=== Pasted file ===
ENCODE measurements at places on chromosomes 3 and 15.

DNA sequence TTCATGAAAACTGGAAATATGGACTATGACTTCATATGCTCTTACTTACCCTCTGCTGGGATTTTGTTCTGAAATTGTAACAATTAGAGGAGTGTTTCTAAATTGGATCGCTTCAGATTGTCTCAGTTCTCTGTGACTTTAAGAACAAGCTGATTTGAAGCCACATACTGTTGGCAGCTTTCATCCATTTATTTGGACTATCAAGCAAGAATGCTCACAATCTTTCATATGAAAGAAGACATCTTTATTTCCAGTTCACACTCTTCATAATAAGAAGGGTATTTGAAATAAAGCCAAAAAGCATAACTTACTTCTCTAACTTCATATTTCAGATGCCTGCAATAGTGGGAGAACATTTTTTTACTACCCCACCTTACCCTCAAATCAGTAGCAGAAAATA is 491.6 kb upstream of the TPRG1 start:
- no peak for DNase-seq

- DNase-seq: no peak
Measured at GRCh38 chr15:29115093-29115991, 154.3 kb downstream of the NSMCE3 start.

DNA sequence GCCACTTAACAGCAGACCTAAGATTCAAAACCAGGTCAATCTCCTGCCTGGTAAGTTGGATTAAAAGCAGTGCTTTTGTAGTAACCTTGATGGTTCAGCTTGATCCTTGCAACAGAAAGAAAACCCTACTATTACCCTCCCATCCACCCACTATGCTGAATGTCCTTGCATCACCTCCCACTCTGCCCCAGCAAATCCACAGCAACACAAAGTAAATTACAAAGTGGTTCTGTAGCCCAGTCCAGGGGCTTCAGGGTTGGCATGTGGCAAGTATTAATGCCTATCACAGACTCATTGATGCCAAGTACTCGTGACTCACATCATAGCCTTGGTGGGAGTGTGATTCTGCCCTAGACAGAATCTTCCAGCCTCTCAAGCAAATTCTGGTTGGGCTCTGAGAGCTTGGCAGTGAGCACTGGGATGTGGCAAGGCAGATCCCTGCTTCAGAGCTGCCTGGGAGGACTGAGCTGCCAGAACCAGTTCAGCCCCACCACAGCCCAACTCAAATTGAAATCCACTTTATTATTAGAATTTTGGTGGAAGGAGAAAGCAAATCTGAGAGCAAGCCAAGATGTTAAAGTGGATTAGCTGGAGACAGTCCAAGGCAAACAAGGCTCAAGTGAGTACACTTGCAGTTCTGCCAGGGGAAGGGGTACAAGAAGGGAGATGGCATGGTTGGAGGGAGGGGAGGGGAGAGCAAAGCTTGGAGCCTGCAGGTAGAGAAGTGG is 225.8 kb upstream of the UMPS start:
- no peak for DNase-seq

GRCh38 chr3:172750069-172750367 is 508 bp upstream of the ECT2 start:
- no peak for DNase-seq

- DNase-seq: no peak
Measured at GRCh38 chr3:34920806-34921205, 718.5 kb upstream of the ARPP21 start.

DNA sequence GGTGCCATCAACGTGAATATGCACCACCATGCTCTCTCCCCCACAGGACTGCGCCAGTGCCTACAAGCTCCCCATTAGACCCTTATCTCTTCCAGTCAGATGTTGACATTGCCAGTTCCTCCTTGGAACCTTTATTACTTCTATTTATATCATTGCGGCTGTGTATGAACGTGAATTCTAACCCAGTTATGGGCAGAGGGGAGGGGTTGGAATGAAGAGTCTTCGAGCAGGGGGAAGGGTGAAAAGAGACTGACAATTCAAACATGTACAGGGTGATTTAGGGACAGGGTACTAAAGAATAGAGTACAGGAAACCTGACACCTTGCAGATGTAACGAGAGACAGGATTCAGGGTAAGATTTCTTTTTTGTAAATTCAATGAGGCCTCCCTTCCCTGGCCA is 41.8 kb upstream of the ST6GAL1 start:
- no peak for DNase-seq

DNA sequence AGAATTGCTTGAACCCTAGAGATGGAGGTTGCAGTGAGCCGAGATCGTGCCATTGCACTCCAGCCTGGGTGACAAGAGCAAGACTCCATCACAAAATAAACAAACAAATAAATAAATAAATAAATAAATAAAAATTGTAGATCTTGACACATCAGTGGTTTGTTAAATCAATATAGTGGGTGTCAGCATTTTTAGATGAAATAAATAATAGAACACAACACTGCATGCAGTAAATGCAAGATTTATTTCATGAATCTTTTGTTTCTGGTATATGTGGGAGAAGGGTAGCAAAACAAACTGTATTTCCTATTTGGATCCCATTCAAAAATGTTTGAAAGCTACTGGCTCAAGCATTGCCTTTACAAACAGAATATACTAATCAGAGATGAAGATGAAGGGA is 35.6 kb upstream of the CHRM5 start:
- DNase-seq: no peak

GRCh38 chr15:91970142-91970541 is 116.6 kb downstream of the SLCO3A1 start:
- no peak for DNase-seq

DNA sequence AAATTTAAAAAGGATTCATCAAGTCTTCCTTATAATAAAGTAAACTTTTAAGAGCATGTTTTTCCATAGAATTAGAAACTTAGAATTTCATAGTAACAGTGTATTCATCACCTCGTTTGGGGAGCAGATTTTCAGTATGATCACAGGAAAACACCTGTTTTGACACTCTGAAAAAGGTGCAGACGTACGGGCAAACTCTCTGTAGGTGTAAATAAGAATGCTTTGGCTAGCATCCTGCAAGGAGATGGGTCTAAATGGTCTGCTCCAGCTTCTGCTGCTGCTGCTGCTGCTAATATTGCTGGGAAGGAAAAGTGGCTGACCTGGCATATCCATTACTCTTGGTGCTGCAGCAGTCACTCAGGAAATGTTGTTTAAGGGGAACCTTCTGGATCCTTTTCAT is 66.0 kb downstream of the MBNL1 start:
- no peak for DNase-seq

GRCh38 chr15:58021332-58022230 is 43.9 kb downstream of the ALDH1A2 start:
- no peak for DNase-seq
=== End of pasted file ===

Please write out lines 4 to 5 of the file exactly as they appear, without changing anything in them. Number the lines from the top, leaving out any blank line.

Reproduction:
- DNase-seq: no peak
Measured at GRCh38 chr15:29115093-29115991, 154.3 kb downstream of the NSMCE3 start.